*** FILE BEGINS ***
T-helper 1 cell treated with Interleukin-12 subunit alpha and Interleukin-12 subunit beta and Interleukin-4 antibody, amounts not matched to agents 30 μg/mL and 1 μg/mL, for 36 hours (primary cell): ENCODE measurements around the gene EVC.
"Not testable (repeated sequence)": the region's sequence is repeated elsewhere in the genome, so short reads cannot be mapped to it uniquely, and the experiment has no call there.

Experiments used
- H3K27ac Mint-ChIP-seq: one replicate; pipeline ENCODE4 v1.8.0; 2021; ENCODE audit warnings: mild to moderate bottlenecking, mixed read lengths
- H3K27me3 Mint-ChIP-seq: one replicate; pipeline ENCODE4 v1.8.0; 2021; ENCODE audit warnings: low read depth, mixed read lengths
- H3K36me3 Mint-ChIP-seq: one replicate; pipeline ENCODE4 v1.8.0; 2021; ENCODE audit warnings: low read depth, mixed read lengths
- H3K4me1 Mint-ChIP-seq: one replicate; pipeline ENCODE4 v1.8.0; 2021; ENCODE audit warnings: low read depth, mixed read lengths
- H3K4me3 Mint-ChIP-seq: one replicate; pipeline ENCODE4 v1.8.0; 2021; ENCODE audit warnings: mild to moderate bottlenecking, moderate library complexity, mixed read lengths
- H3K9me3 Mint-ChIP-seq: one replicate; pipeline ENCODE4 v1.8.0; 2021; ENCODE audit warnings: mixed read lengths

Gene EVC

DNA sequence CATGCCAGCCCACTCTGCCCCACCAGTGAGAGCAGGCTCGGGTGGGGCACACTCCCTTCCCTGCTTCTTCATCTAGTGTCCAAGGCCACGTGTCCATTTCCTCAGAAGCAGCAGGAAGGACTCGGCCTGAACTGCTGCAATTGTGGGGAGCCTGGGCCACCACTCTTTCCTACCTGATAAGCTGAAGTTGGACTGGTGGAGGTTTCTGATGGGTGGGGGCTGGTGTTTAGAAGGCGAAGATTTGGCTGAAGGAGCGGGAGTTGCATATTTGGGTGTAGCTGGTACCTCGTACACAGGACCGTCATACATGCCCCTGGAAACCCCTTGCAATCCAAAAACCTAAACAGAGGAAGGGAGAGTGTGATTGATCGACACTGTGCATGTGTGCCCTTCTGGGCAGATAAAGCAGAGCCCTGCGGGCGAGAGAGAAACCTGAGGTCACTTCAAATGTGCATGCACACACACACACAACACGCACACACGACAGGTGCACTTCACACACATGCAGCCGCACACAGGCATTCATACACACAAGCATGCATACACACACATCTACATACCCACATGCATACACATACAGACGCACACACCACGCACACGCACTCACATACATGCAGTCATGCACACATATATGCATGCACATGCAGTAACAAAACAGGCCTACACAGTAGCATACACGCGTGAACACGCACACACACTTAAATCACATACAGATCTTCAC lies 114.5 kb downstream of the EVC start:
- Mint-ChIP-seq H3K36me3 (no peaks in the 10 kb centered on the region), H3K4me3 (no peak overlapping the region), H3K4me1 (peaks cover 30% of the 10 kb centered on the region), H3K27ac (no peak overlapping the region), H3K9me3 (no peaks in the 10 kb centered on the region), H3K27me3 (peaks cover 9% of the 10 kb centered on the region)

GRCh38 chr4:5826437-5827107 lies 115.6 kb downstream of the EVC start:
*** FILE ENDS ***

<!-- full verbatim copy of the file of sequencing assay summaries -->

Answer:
T-helper 1 cell treated with Interleukin-12 subunit alpha and Interleukin-12 subunit beta and Interleukin-4 antibody, amounts not matched to agents 30 μg/mL and 1 μg/mL, for 36 hours (primary cell): ENCODE measurements around the gene EVC.
"Not testable (repeated sequence)": the region's sequence is repeated elsewhere in the genome, so short reads cannot be mapped to it uniquely, and the experiment has no call there.

Experiments used
- H3K27ac Mint-ChIP-seq: one replicate; pipeline ENCODE4 v1.8.0; 2021; ENCODE audit warnings: mild to moderate bottlenecking, mixed read lengths
- H3K27me3 Mint-ChIP-seq: one replicate; pipeline ENCODE4 v1.8.0; 2021; ENCODE audit warnings: low read depth, mixed read lengths
- H3K36me3 Mint-ChIP-seq: one replicate; pipeline ENCODE4 v1.8.0; 2021; ENCODE audit warnings: low read depth, mixed read lengths
- H3K4me1 Mint-ChIP-seq: one replicate; pipeline ENCODE4 v1.8.0; 2021; ENCODE audit warnings: low read depth, mixed read lengths
- H3K4me3 Mint-ChIP-seq: one replicate; pipeline ENCODE4 v1.8.0; 2021; ENCODE audit warnings: mild to moderate bottlenecking, moderate library complexity, mixed read lengths
- H3K9me3 Mint-ChIP-seq: one replicate; pipeline ENCODE4 v1.8.0; 2021; ENCODE audit warnings: mixed read lengths

Gene EVC

DNA sequence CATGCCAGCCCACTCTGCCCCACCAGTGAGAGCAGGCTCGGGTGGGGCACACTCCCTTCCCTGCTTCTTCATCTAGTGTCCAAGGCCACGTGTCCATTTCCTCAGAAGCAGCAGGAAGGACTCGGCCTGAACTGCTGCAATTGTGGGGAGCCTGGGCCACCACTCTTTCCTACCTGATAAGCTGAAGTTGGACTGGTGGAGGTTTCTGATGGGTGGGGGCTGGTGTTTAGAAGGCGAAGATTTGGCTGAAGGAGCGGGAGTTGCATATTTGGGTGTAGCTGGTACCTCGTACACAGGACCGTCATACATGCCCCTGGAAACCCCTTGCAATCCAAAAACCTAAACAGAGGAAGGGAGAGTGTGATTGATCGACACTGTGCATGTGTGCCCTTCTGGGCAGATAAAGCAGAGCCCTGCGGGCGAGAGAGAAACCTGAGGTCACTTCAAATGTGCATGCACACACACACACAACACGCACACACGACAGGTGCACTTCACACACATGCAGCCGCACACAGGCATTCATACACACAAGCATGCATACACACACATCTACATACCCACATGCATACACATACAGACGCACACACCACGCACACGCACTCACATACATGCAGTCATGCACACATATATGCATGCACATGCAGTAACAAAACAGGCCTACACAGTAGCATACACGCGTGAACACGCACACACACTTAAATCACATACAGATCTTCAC lies 114.5 kb downstream of the EVC start:
- Mint-ChIP-seq H3K36me3 (no peaks in the 10 kb centered on the region), H3K4me3 (no peak overlapping the region), H3K4me1 (peaks cover 30% of the 10 kb centered on the region), H3K27ac (no peak overlapping the region), H3K9me3 (no peaks in the 10 kb centered on the region), H3K27me3 (peaks cover 9% of the 10 kb centered on the region)

GRCh38 chr4:5826437-5827107 lies 115.6 kb downstream of the EVC start: